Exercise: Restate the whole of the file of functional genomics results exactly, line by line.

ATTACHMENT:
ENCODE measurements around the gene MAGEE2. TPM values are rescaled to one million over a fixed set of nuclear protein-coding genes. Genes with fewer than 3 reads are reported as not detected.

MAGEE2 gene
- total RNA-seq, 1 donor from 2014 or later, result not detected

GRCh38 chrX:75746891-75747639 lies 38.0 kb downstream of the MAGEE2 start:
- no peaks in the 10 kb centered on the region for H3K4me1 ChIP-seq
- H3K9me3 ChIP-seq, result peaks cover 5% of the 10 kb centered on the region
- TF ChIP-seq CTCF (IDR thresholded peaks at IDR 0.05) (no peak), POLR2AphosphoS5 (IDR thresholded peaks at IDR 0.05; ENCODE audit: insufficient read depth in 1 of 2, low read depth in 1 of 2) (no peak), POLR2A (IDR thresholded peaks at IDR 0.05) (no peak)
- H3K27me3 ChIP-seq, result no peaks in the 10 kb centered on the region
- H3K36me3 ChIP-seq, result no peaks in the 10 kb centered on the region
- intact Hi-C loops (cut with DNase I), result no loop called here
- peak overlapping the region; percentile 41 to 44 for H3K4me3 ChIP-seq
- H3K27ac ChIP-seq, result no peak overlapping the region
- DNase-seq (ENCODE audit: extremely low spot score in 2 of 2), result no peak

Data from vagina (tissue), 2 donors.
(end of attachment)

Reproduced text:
ENCODE measurements around the gene MAGEE2. TPM values are rescaled to one million over a fixed set of nuclear protein-coding genes. Genes with fewer than 3 reads are reported as not detected.

MAGEE2 gene
- total RNA-seq, 1 donor from 2014 or later, result not detected

GRCh38 chrX:75746891-75747639 lies 38.0 kb downstream of the MAGEE2 start:
- no peaks in the 10 kb centered on the region for H3K4me1 ChIP-seq
- H3K9me3 ChIP-seq, result peaks cover 5% of the 10 kb centered on the region
- TF ChIP-seq CTCF (IDR thresholded peaks at IDR 0.05) (no peak), POLR2AphosphoS5 (IDR thresholded peaks at IDR 0.05; ENCODE audit: insufficient read depth in 1 of 2, low read depth in 1 of 2) (no peak), POLR2A (IDR thresholded peaks at IDR 0.05) (no peak)
- H3K27me3 ChIP-seq, result no peaks in the 10 kb centered on the region
- H3K36me3 ChIP-seq, result no peaks in the 10 kb centered on the region
- intact Hi-C loops (cut with DNase I), result no loop called here
- peak overlapping the region; percentile 41 to 44 for H3K4me3 ChIP-seq
- H3K27ac ChIP-seq, result no peak overlapping the region
- DNase-seq (ENCODE audit: extremely low spot score in 2 of 2), result no peak

Data from vagina (tissue), 2 donors.